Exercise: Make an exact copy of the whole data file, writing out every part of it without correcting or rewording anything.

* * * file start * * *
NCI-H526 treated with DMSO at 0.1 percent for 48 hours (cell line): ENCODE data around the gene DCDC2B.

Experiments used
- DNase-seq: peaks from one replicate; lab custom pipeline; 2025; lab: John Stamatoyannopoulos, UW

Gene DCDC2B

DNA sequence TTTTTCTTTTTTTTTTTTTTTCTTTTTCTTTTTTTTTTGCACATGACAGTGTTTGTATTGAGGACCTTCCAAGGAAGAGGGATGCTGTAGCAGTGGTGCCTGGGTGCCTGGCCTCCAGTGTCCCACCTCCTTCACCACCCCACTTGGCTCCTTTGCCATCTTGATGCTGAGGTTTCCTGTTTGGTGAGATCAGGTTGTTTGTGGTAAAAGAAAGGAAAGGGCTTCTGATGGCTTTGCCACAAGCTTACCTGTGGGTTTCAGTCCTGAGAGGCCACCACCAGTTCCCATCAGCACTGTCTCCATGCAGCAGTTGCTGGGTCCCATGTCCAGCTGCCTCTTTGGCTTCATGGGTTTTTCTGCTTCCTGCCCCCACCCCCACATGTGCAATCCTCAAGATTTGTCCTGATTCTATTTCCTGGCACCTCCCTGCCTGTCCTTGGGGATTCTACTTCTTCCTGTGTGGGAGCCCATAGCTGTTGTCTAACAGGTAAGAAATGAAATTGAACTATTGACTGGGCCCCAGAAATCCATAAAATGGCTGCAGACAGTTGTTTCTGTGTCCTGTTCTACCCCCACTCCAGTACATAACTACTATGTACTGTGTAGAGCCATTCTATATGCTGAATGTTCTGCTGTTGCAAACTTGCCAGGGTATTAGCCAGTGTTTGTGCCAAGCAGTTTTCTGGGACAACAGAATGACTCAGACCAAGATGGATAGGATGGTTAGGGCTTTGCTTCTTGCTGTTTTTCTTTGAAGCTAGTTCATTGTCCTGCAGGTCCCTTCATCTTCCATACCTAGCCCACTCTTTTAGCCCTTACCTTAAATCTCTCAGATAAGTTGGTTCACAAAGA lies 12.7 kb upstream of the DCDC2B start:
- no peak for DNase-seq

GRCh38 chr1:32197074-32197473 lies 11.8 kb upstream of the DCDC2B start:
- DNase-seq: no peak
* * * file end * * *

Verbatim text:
NCI-H526 treated with DMSO at 0.1 percent for 48 hours (cell line): ENCODE data around the gene DCDC2B.

Experiments used
- DNase-seq: peaks from one replicate; lab custom pipeline; 2025; lab: John Stamatoyannopoulos, UW

Gene DCDC2B

DNA sequence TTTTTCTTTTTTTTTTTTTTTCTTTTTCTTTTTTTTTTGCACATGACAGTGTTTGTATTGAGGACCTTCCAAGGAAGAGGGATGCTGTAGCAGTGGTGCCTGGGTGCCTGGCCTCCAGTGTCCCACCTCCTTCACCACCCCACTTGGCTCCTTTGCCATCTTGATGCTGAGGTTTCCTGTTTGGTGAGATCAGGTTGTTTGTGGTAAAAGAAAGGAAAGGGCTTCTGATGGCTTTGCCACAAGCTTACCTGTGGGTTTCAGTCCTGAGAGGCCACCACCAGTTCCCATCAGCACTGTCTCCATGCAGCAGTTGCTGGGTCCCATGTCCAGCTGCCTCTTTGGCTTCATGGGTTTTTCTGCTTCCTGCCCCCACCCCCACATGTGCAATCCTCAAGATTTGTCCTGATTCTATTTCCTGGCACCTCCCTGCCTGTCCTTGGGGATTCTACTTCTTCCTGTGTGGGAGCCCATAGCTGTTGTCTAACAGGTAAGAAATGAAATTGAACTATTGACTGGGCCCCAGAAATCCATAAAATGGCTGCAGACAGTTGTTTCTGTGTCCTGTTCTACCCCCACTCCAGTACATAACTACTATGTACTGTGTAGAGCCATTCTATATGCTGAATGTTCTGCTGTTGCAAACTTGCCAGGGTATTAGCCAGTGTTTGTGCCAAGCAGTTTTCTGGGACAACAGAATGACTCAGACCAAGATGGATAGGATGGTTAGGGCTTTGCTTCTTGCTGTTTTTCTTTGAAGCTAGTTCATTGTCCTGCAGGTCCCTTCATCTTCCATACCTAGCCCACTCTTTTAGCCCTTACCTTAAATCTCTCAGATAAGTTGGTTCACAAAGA lies 12.7 kb upstream of the DCDC2B start:
- no peak for DNase-seq

GRCh38 chr1:32197074-32197473 lies 11.8 kb upstream of the DCDC2B start:
- DNase-seq: no peak